Fay Wray Days During Capitolfest 15

Original scream queen Fay Wray takes over Capitolfest in Rome.

Fay Wray in the promotional poster for "The Countess of Monte Cristo."

King Kong’s leading lady, Fay Wray, takes the spotlight during this weekend’s 15th annual Capitolfest, the summertime salute to cinema’s rarest films from the silent and early sound eras.

There won’t be any sightings of the big monkey at Rome’s Capitol Theatre, 220 W. Dominick St., which will host 15 features and 14 short subjects, many presented in archival 35mm prints. Yet Wray will be feted with a half-dozen outings from her early career, with her daughter Victoria Riskin on hand to introduce mom’s movies along with some personal memories.


Capitol executive director Art Pierce says this year’s festival attendees hail from 28 states plus various Canadian provinces, as movie maniacs continue to spread favorable word of mouth. And why not? The 1,700-seat bijou, which opened Dec. 10, 1928, features 1950s-era carbon-arc, variable-speed film projectors that will lovingly handle the weekend’s 35mm diversions, along with a three-manual, 10-rank Moller pipe organ to provide the silents with musical accompaniment.

The theater will also be screening some oldies with a new 4K digital projector recently installed in the projection booth. It’s a bow to the reality that the Capitol ultimately faced, as more film archives are now issuing their restorations in the digital format.

Back for an encore will be a dealers’ room, located at an adjacent storefront, that will feature collectible items, stills, videos and other bric-a-brac. The rooms open at 9 a.m. each day.

Capitolfest 15’s three-day, seven-program festival begins with roughly nine hours of flicks on Friday, Aug. 11. The first session, 11:30 a.m. to 5 p.m., kicks off with a digital presentation of the 1925 silent The Coast Patrol, with 17-year-old Fay Wray making her feature debut. Next comes Wray paired with Richard Arlen for the 35mm showing of the 1930 Paramount drama The Sea God (1 p.m.).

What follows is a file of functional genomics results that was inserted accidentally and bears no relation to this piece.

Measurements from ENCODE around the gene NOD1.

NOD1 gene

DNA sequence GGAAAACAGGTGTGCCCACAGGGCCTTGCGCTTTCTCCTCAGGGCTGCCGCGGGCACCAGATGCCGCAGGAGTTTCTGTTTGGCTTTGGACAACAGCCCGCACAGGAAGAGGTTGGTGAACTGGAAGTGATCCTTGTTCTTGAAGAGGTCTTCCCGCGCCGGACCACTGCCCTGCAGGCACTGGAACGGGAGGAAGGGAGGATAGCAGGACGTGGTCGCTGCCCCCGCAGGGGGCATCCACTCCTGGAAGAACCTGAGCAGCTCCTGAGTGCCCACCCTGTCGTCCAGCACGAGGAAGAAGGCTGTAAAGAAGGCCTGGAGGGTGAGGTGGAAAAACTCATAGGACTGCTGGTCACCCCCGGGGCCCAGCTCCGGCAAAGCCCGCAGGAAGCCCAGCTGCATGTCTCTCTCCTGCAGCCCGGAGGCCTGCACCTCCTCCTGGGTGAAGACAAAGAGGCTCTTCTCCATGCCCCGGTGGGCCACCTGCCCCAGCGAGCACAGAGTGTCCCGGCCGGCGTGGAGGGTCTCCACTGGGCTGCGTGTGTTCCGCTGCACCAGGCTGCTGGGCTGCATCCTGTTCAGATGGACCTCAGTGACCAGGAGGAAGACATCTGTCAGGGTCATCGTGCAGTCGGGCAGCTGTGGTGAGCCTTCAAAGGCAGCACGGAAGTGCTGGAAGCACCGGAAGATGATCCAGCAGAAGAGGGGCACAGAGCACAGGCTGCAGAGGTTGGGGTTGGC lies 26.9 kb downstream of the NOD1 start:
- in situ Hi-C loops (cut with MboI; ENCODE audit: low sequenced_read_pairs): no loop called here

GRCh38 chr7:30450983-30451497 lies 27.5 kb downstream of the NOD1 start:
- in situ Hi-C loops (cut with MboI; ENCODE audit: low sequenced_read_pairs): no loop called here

Back by popular demand is the 1935 short subject Hit and Run (3:15 p.m.), featuring 20 minutes of bizarre comic relief from RKO contract player Leon Errol. The short knocked ’em dead at last year’s Capitolfest. Wrapping the afternoon is the 1930 Fox musical comedy Cheer Up and Smile (3:40 p.m.) with Dixie Lee, Arthur Lake and a teensy role for a young John Wayne. The silents will be accompanied by organist Dr. Philip C. Carli.

Friday’s evening program, 6:50 to 10:30 p.m., begins with Charley Bowers in the 1928 haunted house silent-comedy short There It Is, presented in digital. Colleen Moore takes the title role in Little Orphant Annie (7:20 p.m.), a 1918 fantasy that will be screened in 35mm in its recent restoration. The 1930 Universal comedy short Rolling Along (8:35 p.m.) features George Sidney in a digital version. Bernie Anderson handles the keyboard honors for the silents.

The evening ends with Capitolfest’s traditional screening of a film that is available on movie channels and home video, although 35mm archival showings are extremely rare around this neck of the woods. The Four Feathers (8:55 p.m.) is a lavish 1929 Paramount adventure saga headlining Fay Wray, Richard Arlen, William Powell and Clive Brook. The silent show will be presented with its original Movietone soundtrack.